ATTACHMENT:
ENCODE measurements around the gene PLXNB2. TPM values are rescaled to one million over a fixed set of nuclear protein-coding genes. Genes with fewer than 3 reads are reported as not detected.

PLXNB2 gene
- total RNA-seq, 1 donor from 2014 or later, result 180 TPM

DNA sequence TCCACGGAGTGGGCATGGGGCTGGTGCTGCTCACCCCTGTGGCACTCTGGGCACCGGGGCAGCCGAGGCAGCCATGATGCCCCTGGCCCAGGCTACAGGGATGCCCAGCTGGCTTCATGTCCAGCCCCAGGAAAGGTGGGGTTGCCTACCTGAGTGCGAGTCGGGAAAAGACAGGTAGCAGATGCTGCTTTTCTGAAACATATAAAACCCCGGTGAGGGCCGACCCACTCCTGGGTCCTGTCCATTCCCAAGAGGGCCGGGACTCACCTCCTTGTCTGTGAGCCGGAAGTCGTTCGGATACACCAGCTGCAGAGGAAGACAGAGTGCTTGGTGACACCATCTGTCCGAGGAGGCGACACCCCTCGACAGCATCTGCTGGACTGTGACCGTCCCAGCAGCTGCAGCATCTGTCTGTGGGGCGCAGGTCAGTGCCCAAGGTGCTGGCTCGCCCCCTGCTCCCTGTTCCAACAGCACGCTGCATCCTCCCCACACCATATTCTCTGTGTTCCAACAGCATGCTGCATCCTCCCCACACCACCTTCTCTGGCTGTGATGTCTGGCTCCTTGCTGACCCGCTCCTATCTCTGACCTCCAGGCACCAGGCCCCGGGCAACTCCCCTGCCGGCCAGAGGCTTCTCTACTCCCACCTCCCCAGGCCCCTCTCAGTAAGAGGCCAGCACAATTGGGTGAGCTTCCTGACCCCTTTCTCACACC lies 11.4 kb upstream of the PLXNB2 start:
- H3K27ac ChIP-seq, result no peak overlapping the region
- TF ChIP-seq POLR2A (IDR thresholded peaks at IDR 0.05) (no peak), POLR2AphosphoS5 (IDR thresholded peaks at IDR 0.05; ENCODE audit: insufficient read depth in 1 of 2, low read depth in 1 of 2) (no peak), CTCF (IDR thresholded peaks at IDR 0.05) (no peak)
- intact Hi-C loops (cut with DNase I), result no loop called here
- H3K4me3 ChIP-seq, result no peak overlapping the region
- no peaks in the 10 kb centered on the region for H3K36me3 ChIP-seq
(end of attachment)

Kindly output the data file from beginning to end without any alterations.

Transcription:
ENCODE measurements around the gene PLXNB2. TPM values are rescaled to one million over a fixed set of nuclear protein-coding genes. Genes with fewer than 3 reads are reported as not detected.

PLXNB2 gene
- total RNA-seq, 1 donor from 2014 or later, result 180 TPM

DNA sequence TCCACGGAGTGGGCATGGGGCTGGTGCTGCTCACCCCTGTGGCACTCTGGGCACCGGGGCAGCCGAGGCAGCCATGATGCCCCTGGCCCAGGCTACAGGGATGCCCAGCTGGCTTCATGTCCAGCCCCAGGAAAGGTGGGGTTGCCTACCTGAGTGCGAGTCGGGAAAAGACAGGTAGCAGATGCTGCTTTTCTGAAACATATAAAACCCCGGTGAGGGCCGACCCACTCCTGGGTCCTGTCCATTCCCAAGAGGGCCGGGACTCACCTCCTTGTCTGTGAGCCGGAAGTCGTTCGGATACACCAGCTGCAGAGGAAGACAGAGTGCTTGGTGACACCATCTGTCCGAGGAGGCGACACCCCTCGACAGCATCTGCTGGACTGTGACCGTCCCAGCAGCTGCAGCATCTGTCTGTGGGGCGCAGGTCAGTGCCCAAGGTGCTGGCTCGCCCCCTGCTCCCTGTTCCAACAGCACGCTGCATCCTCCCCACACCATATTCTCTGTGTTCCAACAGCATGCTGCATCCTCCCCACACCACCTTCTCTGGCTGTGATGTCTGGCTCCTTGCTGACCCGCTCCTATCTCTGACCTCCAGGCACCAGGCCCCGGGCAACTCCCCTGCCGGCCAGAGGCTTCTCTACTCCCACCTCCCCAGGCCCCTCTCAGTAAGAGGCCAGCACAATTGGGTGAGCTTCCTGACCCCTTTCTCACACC lies 11.4 kb upstream of the PLXNB2 start:
- H3K27ac ChIP-seq, result no peak overlapping the region
- TF ChIP-seq POLR2A (IDR thresholded peaks at IDR 0.05) (no peak), POLR2AphosphoS5 (IDR thresholded peaks at IDR 0.05; ENCODE audit: insufficient read depth in 1 of 2, low read depth in 1 of 2) (no peak), CTCF (IDR thresholded peaks at IDR 0.05) (no peak)
- intact Hi-C loops (cut with DNase I), result no loop called here
- H3K4me3 ChIP-seq, result no peak overlapping the region
- no peaks in the 10 kb centered on the region for H3K36me3 ChIP-seq